Reading Nam Le's The Boat, it is hard to believe that such rich characters could exist within the confines of a single writer's mind, much less the pages of one collection of seven stories. Le's characters range from an elderly artist living in New York to a young high school boy in Australia to a woman in Tehran, and are so fully realized that on the rare occasion that the reader is pulled out of the story, it's only to wonder, "My God, how does this writer do this? How does he know all of these people and their stories?" The collection is bookended by "Love and Honor and Pity and Pride and Compassion and Sacrifice," in which the narrator shares Le's ethnic background and other biographical similarities, and "The Boat," which chronicles a group of Vietnamese refugees fleeing across the South China Sea. In these two, Le does what he does best: tells tales about people in some of their most trying, life-changing moments. By revealing the stories to us in individual, precise moments and thoughts, Le creates characters who defy cliché and melodrama, yet still live under the specter of history and social context.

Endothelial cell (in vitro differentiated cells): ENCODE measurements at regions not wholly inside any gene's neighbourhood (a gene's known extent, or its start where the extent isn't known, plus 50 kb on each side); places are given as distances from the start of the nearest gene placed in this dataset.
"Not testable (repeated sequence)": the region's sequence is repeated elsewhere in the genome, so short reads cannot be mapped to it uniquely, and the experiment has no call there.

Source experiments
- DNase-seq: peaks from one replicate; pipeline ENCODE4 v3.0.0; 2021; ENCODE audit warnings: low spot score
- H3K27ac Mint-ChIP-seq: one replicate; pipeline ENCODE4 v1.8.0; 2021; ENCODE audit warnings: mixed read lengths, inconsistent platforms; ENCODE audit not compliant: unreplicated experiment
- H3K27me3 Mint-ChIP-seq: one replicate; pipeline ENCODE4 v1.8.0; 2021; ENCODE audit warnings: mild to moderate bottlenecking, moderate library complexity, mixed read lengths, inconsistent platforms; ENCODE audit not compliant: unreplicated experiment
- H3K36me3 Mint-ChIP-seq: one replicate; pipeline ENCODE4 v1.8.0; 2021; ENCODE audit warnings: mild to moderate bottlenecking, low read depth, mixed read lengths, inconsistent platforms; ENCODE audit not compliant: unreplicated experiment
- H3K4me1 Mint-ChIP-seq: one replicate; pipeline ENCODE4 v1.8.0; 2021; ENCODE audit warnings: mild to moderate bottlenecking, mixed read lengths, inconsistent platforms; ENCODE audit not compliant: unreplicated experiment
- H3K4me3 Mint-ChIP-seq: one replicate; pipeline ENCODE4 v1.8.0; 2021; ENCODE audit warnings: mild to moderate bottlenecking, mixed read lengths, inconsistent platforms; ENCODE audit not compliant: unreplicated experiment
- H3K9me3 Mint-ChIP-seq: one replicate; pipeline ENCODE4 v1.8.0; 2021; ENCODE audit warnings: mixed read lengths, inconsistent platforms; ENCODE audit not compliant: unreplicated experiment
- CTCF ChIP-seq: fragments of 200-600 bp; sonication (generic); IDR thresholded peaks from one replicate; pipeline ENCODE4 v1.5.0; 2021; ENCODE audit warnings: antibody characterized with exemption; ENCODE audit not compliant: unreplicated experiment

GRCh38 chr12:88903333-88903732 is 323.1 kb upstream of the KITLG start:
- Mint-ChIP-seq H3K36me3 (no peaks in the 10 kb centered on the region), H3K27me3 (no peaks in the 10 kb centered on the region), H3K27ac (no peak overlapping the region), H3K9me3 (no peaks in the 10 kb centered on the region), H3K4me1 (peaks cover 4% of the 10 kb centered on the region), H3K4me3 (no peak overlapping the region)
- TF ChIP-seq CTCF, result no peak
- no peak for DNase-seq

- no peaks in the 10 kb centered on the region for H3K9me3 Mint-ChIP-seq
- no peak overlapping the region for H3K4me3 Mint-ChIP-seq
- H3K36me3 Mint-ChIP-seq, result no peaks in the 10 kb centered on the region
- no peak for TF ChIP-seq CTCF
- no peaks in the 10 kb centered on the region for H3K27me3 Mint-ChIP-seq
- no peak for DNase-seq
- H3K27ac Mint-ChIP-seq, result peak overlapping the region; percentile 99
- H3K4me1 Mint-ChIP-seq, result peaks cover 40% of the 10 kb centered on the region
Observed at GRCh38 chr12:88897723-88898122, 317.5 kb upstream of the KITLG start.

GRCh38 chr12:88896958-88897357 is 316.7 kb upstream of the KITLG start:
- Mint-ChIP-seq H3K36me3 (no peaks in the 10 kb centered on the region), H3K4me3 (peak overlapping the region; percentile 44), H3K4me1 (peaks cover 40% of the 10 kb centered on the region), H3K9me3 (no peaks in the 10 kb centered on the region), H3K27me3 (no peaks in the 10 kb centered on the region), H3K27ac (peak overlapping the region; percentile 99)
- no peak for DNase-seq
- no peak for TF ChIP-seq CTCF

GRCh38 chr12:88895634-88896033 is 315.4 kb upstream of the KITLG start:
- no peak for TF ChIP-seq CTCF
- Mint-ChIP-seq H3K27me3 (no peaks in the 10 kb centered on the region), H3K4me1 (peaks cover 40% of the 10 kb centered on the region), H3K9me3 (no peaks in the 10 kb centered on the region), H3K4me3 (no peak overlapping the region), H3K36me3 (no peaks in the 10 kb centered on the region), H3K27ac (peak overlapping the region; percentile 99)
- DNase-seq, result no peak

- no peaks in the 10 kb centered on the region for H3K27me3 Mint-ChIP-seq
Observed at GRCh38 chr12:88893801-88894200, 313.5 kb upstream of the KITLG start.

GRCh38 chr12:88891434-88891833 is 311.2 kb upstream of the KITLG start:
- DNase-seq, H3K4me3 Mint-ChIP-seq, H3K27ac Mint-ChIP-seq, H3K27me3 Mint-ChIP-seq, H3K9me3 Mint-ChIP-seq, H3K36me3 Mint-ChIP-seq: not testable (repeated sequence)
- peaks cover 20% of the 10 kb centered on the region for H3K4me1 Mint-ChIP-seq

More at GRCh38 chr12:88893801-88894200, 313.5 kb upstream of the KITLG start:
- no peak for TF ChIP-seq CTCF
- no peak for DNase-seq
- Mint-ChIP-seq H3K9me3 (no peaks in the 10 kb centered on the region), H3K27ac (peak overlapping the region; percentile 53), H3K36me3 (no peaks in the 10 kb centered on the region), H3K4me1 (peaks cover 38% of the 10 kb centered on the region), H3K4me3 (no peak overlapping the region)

Thu., June 12, 7:30 p.m., 2008
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